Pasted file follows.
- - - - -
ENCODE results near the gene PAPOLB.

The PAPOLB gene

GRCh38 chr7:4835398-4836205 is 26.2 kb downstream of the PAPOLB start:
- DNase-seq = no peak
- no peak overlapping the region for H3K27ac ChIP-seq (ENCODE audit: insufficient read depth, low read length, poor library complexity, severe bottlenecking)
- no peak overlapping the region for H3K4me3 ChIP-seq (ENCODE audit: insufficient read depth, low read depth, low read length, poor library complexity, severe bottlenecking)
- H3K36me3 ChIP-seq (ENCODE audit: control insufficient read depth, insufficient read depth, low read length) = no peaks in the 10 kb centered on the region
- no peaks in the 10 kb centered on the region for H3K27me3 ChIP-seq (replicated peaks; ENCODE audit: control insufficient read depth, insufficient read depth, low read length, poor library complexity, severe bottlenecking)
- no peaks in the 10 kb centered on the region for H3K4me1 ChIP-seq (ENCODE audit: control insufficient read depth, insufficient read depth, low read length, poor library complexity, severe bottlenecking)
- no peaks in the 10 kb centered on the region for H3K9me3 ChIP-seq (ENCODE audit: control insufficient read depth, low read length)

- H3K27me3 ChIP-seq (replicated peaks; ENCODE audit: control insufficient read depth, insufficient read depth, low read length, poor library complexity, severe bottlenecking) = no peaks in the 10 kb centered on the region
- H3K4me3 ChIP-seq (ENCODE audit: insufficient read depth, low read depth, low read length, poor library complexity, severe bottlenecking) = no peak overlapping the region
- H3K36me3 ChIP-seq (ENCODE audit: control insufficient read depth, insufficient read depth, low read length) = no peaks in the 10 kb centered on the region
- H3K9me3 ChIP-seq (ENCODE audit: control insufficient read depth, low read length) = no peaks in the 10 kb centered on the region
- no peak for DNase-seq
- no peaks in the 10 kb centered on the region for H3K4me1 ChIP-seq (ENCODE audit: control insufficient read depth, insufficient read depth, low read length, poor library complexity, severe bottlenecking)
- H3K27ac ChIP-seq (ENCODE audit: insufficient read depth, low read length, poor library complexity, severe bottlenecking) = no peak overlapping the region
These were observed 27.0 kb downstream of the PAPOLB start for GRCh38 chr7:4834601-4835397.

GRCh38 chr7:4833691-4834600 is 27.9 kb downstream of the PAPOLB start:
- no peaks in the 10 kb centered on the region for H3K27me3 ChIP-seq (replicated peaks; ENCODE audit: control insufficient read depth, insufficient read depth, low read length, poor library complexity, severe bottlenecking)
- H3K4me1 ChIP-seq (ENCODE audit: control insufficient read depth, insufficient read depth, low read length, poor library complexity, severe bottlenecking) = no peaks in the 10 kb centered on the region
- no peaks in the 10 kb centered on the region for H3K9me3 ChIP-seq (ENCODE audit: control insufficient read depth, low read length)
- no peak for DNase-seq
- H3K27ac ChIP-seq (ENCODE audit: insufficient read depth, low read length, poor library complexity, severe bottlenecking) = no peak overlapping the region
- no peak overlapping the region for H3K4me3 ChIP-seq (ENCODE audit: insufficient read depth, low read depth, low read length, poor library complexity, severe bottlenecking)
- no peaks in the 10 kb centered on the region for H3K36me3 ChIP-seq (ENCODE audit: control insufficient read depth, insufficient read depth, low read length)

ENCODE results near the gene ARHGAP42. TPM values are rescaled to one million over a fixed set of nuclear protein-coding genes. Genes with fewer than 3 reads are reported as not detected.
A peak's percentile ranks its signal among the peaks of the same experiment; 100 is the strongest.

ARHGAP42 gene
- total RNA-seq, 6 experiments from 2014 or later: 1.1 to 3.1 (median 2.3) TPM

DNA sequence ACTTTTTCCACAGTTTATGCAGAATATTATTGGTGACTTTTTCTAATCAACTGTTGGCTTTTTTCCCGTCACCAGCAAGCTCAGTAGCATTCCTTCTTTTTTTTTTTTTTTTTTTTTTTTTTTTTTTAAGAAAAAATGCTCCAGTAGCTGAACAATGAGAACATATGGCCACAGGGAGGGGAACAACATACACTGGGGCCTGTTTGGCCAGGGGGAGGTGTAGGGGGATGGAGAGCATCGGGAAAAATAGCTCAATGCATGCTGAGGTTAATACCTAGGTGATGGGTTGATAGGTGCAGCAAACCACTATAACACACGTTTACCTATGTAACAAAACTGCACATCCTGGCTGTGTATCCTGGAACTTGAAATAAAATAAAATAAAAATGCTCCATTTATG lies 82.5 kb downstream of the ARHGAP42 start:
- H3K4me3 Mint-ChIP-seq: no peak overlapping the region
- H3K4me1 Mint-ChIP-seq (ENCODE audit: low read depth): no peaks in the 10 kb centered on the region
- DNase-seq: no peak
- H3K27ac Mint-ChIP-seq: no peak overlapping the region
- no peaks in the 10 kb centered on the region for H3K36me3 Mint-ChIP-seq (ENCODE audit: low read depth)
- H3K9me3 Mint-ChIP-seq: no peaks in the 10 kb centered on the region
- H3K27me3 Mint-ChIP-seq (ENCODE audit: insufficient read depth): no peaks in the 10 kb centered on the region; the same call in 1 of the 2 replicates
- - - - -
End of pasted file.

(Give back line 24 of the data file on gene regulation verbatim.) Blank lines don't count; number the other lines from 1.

- H3K27ac ChIP-seq (ENCODE audit: insufficient read depth, low read length, poor library complexity, severe bottlenecking) = no peak overlapping the region